Film Fight, for the first time in years, ran roughly to schedule. Most of the monthly posts went up on time! Hurrah!
The downside is that the entire film release business was pretty hampered by the ongoing Covid-19 pandemic, with cinemas being shut for most of the year. Given this meant my attention was elsewhere and timeliness was less of an issue, I made a change to the rules: rather than only reviewing films I saw within roughly a month of their release, I’d review anything that came out in 2020, whenever I finally saw it.
As we go into 2021, I’ll start ageing out films from eligibility in some way or another, but it’s not like any of this particularly matters. The good films will still be good.
As per the caveat every year, Film Fight is done in a (non particularly serious) knock-out style: it can pick my favourite film of the year, but nothing else. (Also the very idea of a single favourite film is a bit silly.)
First up, the honourable mentions: films that were good but didn’t win their month:
- Jojo Rabbit
- Little Women
- The Lighthouse
- The Personal History of David Copperfield
- Horse Girl
- The Platform
- Lost Girls
- Sea Fever
- The Lovebirds
- Da 5 Bloods
- The Banker
- Family Romance, LLC
- Palm Springs
- Nobody Knows I’m Here
- Days of the Bagnold Summer
- The King of Staten Island
All of those are worth seeing, but worth pointing out Palm Springs and Tenet as the only two films from this year I’ve seen twice; and I’d happily watch either again immediately.
Now, the monthly winners:
- January: Parasite
- February: Uncut Gems
- March: The Invisible Man
- April: System Crasher
- May: Uncorked
- June: The Orphanage
- July: The Assistant
- August: Never Rarely Sometimes Always
- September: Get Duked
- October: The Trial of the Chicago 7
- November: His House
- December: Ma Rainey’s Black Bottom
As always, the year was front heavy, but wasn’t followed up by many Summer blockbusters or late-year prestige dramas.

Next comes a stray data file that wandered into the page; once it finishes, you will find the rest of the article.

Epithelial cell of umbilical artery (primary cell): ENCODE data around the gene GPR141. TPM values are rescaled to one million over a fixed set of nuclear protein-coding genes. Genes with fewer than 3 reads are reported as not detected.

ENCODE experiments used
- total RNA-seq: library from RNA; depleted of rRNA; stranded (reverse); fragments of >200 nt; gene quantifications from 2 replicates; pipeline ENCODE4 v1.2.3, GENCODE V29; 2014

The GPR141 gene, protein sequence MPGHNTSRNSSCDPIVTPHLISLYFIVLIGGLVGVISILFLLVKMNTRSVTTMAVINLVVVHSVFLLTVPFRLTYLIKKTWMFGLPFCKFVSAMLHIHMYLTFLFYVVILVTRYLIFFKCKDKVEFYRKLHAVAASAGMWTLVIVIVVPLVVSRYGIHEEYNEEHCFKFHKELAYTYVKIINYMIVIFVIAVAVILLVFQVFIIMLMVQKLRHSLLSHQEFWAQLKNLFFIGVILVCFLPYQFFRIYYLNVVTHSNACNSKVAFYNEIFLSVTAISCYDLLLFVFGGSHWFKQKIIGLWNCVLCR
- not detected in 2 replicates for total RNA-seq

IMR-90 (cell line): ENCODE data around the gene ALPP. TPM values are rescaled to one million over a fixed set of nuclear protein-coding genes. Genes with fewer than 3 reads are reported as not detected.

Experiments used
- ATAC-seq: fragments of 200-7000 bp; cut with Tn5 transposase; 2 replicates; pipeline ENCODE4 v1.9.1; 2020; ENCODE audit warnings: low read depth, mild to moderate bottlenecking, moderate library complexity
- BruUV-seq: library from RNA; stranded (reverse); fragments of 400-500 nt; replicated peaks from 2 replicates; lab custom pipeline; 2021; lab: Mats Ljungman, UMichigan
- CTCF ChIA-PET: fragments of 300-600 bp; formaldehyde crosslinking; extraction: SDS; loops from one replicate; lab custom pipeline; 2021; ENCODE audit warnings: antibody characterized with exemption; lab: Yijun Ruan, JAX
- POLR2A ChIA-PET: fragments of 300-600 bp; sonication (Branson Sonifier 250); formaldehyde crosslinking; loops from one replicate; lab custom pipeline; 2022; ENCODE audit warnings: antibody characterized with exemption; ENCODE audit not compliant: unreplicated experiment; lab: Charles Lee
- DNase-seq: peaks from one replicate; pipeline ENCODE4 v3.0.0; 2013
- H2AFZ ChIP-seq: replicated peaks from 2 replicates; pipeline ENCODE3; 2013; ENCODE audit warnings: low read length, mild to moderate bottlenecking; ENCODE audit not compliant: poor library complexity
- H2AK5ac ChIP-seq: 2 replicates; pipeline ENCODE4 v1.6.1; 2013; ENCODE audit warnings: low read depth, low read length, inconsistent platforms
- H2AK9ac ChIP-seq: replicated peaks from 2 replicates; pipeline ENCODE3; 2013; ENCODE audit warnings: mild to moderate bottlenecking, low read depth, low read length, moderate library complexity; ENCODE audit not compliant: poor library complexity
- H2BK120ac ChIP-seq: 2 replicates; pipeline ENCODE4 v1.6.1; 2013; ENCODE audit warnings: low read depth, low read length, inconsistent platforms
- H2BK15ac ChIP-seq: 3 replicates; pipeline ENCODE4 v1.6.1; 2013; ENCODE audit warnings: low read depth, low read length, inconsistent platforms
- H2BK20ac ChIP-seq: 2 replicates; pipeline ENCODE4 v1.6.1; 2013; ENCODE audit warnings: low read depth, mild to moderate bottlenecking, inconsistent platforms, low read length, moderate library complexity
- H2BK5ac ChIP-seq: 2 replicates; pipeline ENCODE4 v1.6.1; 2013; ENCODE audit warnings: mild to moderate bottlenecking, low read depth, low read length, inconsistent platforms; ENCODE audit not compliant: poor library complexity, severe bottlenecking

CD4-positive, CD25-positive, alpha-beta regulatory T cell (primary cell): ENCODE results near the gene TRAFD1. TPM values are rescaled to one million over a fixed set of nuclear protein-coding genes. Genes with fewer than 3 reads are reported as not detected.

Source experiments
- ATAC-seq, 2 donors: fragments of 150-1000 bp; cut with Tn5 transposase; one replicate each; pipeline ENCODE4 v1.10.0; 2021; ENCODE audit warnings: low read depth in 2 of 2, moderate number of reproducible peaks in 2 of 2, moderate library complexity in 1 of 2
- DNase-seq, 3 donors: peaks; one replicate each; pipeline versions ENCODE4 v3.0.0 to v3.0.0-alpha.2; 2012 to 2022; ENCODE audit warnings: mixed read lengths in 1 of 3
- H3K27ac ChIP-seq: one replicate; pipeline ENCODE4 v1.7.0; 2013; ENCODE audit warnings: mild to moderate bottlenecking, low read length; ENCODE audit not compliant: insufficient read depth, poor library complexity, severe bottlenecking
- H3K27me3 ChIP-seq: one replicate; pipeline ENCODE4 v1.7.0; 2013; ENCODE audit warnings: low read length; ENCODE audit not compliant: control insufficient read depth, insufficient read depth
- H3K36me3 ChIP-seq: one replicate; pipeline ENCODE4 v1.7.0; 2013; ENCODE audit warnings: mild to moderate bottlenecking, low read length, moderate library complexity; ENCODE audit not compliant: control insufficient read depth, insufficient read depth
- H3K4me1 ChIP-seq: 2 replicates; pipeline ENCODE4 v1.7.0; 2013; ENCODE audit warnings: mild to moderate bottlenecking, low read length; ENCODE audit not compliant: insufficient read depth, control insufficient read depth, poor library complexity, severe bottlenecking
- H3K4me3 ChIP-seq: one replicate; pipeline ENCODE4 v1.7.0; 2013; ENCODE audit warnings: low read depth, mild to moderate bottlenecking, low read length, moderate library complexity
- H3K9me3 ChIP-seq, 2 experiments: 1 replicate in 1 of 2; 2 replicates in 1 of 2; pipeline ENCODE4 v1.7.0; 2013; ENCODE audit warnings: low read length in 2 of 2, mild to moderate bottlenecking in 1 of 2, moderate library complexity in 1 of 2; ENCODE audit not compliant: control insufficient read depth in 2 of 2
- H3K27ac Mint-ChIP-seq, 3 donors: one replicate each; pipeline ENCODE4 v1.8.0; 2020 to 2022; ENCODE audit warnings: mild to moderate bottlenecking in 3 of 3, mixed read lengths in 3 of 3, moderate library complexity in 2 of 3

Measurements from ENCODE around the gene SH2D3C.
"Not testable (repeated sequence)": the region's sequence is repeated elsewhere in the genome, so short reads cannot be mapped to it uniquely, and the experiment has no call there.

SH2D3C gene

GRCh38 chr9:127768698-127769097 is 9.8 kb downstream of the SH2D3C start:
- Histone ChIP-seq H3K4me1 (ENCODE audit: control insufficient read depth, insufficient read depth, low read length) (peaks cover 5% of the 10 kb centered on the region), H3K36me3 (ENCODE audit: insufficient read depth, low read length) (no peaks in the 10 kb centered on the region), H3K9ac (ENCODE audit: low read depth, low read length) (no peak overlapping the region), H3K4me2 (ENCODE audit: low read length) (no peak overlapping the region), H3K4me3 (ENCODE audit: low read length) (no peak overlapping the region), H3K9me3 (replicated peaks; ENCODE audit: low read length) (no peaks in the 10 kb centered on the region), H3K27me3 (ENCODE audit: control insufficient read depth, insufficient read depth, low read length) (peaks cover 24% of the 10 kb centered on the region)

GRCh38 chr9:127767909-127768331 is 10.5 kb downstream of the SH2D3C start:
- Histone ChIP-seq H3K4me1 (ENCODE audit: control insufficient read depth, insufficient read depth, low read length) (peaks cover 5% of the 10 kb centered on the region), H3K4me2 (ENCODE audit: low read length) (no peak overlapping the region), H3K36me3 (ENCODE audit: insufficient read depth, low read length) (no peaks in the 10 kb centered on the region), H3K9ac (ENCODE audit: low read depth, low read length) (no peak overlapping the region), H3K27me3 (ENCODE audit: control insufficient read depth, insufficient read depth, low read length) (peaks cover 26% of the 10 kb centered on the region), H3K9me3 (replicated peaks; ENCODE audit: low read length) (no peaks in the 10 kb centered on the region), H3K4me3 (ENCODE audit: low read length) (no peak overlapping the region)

I remember how difficult System Crasher was to watch, but it’s incredibly powerful too. A system failing a young girl with serious issues. Seek it out.
Likewise, The Assistant is important but much quieter, showing how quietly and complacently people become part of a system that exists to harm others, backed up by an excellent lead.
Uncut Gems is anxiety-ridden, tense, aggrevating, and absolutely gripping. It’s great to see Sandler back in a decent role, and the rest of the cast back him up. A stressful watch.
Finally, to a winner: it feels like a long time ago that I saw it, and definitely not like within the last year. I had wanted to rewatch Parasite before making a decision here but, honestly, it’s not much of a contest. There have been some incredible films over the last 12 months, despite the obvious challenges, but Parasite gets everything right. It’s beautiful, well-paced, surprising, and with a lot of depth. It seems like that rare film that almost everyone will get something from.
The first half of the year produced some solid winners, then some more questionable choices up until December (which was overstuffed).
I was surprised and impressed by Prospect. It’s indie sci-fi done right: understated, well-realised, with an interesting story that leaves you wanting to more.
Eighth Grade is an exceptional directorial debut. There are scenes where the combination of performances, shot composition, lighting, and editing are all perfectly brought together to ratchet up the tension, releasing it just at the right moment.
At times almost dream-like and dizzying, and at others painfully real, If Beale Street Could Talk… is an incredibly well-done film about a romance doomed to fail, due to an unaccepting world.
However, I’m really struggling to pick a winner between the next two.
Early in the year, we had The Favourite, for which Olivia Colman rightly picked up an Oscar. Either of the other two leads (Emma Stone, Rachel Weisz) could have picked it up too. Strong performances, offbeat comedy, and a great story. This worked well on every level. It had been my choice for winner for almost the entire year until…
Noah Baumbach’s Marriage Story delivered a masterclass in performance, direction, and staging. I can’t say it better than my original review: “beautiful, bittersweet, infuriating, delightful, difficult; a rollercoaster, evoking the ups and downs of a real breakdown.”
I might kick myself after watching The Favourite again, but I think the winner is Marriage Story for its rawness; it made me cry because I was both sad and happy, and that’s a hell of a thing for a film to do.